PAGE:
Q. 44. Find the value of
Ans.
Solution.
The second integral becomes zero integrand being an odd function of x.
{using the prop. of even function and also x = x for 0 < x < π /3}
Let x + π /3 = y ⇒ dx = dy
also as x → 0,y → π /3 as x → π /3 , y → 2π /3
∴ The given integral becomes
Q. 45.
Ans.
Solution. Let
= I_{1}+I_{2}
Now using the property that
Integrating by parts, we get
Q. 46. Find the area bounded by the curves x^{2} = y, x^{2} = –y and y^{2} = 4x – 3.
Ans.
Solution. The given curves are, x^{2} = y .........(i)
x^{2} = – y .........(ii)
y^{2} = 4 x –3 .........(iii)
Clearly point of intersection of (i) and (ii) is (0, 0). For point of intersection of (i) and (iii), solving them as follows
x^{4} 4x+3 = 0 (x1)(x^{3} + x^{2} +x3) = 0
or ( x  1)2 ( x2 + 2x + 3)= 0 ; ⇒ x = 1 and then y = 1
∴ Req. point is ( 1, 1). Similarly point of intersection of (ii) and (iii) is (1, – 1). The graph of three curves is as follows:
We also observe that at x = 1 and y = 1
for (i) and (iii) is same and hence the two curves touch each other at (1, 1).
Same is the case with (ii) and (iii) at (1, –1).
Required area = Shaded region in figure = 2 (Ar OPA)
Q. 47. f(x) is a differ en tiable function an d g(x) is a dou ble differentiable function such that f(x) < 1 and f '(x) = g(x). If f^{2}(0) + g^{2}(0) = 9. Prove that there exists some c∈ (3, 3) such that g (c).g ''(c) < 0 .
Solution. Given that f (x) is a differentiable function such that f’(x) = g (x), then
Similarly
First let us consider g (0) >
Let us suppose that g'' (x) be positive for all x ∈ (–3, 3).
Then g” (x) > 0 ⇒ the curve y = g (x) is open upwards.
Now one of the two situations are possible. (i) g(x) is increasing
a contradiction as
∴ at least at one of the point c ∈ (–3,3), g'' (x) < 0.
But g (x) > 0 on (– 3, 3)
Hence g(x) g''(x) < 0 at some x ∈ (– 3, 3).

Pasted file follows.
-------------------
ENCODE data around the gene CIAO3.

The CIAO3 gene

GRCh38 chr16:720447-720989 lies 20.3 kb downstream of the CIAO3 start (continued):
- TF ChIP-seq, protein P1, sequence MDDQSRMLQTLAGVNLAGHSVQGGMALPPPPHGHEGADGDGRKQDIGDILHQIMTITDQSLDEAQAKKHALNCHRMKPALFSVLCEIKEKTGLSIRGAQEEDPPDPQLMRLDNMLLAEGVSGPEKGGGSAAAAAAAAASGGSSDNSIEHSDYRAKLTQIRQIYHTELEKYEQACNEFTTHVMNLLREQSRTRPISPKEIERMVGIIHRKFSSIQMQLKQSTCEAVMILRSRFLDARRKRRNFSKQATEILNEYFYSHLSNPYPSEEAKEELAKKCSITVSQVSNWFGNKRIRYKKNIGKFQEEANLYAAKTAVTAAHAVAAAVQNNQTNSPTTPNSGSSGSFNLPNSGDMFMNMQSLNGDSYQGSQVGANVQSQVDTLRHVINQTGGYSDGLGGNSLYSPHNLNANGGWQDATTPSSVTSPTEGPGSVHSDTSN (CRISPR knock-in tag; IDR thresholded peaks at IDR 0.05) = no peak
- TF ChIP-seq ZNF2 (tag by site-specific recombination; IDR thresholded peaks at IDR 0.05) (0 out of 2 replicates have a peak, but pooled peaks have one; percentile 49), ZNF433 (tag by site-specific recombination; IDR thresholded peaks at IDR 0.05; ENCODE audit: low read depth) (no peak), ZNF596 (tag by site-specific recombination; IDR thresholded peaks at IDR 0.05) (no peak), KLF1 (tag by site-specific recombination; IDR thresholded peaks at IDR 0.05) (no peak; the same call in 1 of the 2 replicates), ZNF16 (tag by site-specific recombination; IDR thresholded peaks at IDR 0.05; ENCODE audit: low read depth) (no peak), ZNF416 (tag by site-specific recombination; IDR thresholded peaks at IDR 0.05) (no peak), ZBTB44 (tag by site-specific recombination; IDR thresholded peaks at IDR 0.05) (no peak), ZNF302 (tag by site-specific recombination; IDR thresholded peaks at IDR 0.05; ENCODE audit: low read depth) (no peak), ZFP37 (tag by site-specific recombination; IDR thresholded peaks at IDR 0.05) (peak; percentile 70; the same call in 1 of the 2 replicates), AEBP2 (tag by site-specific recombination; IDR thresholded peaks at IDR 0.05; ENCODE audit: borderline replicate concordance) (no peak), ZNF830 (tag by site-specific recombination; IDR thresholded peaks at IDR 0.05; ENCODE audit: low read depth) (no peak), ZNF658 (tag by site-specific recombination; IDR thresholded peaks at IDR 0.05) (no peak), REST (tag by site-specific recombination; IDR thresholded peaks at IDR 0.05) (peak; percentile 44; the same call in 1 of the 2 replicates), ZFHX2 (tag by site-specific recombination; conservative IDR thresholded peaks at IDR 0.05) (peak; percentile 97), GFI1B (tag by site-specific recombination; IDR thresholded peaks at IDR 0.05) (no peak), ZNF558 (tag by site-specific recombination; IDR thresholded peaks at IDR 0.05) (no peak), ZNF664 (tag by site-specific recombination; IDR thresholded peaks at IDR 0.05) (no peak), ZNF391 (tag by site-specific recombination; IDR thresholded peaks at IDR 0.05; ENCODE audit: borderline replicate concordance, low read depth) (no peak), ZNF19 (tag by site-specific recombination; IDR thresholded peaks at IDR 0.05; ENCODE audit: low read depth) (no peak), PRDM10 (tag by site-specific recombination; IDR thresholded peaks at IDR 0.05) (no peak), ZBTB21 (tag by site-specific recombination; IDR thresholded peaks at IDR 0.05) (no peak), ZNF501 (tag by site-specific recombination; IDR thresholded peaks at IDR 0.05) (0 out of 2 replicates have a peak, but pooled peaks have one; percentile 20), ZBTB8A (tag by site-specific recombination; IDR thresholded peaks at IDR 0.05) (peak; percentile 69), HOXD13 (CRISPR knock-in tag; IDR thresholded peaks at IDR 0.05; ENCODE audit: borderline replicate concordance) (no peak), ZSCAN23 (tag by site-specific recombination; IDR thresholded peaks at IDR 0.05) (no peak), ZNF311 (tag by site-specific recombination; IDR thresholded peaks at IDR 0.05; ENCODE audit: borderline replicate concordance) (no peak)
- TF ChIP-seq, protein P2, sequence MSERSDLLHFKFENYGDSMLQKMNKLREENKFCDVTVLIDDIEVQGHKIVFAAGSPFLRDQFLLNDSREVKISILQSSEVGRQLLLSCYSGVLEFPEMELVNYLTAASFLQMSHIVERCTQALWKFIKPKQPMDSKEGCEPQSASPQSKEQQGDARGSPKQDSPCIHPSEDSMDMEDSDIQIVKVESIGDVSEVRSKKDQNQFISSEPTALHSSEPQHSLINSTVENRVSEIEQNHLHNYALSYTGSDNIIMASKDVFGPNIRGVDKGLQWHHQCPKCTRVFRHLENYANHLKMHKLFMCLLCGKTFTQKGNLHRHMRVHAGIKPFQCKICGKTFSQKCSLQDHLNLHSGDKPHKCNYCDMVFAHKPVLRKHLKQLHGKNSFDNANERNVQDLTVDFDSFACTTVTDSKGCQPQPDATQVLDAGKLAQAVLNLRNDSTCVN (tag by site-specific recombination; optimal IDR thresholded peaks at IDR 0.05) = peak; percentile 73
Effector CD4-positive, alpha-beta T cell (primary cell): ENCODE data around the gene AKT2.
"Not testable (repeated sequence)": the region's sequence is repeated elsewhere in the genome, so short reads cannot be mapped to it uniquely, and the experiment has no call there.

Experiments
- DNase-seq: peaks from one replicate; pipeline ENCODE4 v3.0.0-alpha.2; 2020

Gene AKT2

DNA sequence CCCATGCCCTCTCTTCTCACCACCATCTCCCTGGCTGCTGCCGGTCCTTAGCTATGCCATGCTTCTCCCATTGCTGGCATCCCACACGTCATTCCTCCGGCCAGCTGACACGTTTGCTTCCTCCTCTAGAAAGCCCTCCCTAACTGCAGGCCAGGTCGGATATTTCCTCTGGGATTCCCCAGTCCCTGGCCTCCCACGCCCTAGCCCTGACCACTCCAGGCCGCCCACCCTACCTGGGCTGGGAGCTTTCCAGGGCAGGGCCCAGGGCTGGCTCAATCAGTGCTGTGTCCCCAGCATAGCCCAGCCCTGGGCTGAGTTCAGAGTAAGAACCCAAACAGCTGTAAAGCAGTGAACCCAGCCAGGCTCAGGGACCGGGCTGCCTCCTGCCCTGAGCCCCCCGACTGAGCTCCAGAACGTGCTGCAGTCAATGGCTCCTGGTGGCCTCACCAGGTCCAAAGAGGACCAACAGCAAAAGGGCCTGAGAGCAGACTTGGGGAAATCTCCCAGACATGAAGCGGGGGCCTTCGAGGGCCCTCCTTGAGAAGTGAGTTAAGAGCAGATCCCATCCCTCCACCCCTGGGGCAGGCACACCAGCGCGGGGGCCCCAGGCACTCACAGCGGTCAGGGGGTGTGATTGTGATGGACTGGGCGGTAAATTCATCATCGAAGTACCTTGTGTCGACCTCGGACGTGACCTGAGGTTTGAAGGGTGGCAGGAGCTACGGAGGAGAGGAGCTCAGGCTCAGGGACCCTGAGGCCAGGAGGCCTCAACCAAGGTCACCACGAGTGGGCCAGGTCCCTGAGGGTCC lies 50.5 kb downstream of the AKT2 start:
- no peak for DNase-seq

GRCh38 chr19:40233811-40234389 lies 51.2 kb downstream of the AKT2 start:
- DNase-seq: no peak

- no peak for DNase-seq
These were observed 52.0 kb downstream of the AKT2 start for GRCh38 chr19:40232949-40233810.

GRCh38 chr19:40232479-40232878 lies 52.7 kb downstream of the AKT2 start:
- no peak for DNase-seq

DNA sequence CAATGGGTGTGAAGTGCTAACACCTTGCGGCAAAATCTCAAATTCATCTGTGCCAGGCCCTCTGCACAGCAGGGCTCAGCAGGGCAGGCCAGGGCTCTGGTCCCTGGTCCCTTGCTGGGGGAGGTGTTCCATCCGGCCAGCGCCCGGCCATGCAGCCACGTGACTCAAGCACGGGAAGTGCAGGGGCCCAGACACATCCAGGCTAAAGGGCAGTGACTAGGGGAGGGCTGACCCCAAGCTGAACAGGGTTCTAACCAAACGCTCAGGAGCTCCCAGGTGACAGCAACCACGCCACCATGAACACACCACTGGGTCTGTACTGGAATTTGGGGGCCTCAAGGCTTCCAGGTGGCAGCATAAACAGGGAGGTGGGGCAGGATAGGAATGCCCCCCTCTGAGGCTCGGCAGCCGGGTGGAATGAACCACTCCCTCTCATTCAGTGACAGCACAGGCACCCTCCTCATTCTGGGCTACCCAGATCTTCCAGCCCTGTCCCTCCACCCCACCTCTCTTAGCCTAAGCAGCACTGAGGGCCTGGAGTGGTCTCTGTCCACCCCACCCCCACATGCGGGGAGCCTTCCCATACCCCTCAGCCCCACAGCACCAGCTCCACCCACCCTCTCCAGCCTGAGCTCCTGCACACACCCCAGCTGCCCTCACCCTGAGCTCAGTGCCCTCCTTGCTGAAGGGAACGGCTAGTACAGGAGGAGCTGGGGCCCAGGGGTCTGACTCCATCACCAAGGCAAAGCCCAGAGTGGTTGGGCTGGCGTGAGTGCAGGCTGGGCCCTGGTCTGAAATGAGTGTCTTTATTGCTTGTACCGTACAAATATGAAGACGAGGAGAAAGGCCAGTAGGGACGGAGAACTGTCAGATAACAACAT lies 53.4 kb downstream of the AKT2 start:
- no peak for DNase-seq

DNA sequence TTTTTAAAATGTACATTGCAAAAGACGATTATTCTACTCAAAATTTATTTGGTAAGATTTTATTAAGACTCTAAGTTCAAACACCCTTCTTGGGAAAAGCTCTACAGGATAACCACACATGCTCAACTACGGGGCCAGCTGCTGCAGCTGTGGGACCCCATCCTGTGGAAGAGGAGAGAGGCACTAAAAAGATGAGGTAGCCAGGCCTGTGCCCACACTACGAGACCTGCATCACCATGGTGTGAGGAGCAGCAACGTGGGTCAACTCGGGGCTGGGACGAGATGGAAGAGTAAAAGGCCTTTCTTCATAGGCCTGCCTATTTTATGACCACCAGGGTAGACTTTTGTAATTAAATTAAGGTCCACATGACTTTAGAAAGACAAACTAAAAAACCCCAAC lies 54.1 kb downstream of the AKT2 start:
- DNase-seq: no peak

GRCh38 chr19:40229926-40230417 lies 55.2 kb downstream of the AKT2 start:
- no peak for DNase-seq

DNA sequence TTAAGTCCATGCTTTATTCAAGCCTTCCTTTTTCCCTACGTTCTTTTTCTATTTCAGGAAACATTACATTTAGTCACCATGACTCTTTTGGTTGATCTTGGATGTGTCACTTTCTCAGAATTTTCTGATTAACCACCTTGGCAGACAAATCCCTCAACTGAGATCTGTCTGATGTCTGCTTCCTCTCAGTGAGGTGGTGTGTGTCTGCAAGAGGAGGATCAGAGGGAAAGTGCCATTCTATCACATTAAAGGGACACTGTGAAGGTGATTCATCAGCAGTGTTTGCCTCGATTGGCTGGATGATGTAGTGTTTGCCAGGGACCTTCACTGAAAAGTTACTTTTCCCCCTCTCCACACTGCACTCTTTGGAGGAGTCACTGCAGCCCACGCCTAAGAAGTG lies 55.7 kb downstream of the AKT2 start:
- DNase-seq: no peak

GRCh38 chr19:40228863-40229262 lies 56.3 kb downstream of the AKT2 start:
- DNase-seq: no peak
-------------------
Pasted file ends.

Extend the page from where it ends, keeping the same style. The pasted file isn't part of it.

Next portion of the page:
(ii) g (x) is decreasing
a contradiction as
∴ at least at one of point c ∈ (3, 3) g "(x) should be – ve. But g(x) > 0 on (–3 , 3).
Hence g (x) g'' (x) < 0 at some x ∈ (–3 , 3).
Secondly let us consider g (0) <
Let us suppose that g'' (x) be – ve on (– 3 , 3). then g'' (x) < 0 ⇒ the curve y = g(x) is open downward.
Again one of the two situations are possible (i) g (x) is decreasing then
a contradiction as
∴ At least at one of the point c ∈ (– 3, 3), g'' (x) is + ve. But g (x) < 0 on (– 3, 3).
Hence g(x) g'' (x) < 0 for some x ∈ (– 3, 3).
(ii) g (x) is increasing then
a contradiction as as
∴ At least at one of the point c ∈ (– 3, 3) g'' (x) is + ve.
But g (x) < 0 on ( –3, 3).
Hence g (x) g'' (x) < 0 for some x ∈ (– 3,3).
Combining all the cases, discussed aboe, we can conclude that at least at one point in (– 3, 3), g (x) g”(x) < 0.
Q. 48. is a quadratic function and its maximum value occurs at a point V. A is a point of intersection of y = f(x) with xaxis and point B is such that chord AB subtends a right angle at V. Find the area enclosed by f(x) and chord AB.
Ans.
Solution.
⇒ 4a^{2} f (1) + 4af(1) + f (2) =3a^{2}+ 3a
4b^{2} f (1) + 4bf (1) + f (2) = 3b^{2}+3a
4c^{2} f (1) + 4cf (1) + f (2) = 3c^{2}+3c
Consider the equation
4 x^{2} f (1) + 4 xf (1) + f (2) = 3x^{2}+3x or
[4 f (1)  3]x^{2} + [4 f (1)  3]x +f (2)= 0
Then clearly this eqn. is satisfied by x = a,b,c
A quadratic eqn. satisfied by more than two values of x means it is an identity and hence
Let f (x) = px^{2} +qx +r [f (x) being a quadratic eqn.]
Solving the above we get
It’s maximum value occur at f’ (x) = 0 i.e., x = 0 then f (x) = 1, ∴ V ( 0, 1)
Let A (–2, 0) be the point where curve meet x –axis.
Equation of chord AB is
Required area is the area of shaded region given by
Q. 49.
Solution.